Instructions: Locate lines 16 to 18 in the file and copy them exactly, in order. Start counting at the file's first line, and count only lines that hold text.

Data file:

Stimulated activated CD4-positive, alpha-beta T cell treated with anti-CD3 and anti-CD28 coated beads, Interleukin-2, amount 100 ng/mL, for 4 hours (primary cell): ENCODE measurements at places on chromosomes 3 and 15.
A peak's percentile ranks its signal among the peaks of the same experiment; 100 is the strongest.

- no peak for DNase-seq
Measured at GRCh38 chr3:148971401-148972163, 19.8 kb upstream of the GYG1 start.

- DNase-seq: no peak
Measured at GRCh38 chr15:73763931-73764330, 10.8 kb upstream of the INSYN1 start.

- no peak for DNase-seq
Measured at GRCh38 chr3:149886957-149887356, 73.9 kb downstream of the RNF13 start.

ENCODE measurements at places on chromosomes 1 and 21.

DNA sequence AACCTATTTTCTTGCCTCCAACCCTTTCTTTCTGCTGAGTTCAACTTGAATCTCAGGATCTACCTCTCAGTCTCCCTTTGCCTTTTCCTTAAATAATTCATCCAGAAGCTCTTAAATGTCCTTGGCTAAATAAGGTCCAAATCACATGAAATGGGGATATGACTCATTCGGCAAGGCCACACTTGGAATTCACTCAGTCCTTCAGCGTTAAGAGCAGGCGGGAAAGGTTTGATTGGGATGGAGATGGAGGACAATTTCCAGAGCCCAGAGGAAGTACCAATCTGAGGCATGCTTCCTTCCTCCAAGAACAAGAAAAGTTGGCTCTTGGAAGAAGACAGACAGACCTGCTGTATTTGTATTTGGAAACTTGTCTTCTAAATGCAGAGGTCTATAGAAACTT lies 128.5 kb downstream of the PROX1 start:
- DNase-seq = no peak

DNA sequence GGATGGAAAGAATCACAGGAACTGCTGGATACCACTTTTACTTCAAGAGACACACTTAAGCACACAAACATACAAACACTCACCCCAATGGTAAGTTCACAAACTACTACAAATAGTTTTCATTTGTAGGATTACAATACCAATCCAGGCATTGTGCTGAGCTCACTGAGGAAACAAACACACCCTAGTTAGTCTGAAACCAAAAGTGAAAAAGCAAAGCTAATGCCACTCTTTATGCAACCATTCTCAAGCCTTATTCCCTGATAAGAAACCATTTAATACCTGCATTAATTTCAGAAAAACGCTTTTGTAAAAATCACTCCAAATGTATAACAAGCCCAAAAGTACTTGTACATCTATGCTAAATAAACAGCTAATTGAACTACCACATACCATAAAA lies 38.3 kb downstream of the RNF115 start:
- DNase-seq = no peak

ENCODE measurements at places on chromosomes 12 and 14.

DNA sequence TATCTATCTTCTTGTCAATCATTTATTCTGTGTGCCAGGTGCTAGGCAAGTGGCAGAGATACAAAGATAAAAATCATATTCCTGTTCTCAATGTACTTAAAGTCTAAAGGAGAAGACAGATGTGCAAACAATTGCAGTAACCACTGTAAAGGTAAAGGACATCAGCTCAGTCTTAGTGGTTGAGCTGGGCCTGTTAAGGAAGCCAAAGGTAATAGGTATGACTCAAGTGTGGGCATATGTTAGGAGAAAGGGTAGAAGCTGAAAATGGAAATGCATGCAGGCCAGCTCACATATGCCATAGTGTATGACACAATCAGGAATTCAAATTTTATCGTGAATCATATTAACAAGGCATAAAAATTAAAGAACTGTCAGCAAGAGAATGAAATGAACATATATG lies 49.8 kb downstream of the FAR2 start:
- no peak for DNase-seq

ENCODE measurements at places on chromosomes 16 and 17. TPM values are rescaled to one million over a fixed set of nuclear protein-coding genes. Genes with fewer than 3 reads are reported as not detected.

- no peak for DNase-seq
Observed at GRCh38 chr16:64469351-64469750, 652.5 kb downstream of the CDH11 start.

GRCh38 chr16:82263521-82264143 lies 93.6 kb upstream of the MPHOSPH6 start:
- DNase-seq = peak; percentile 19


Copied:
- no peak for DNase-seq

ENCODE measurements at places on chromosomes 16 and 17. TPM values are rescaled to one million over a fixed set of nuclear protein-coding genes. Genes with fewer than 3 reads are reported as not detected.

- no peak for DNase-seq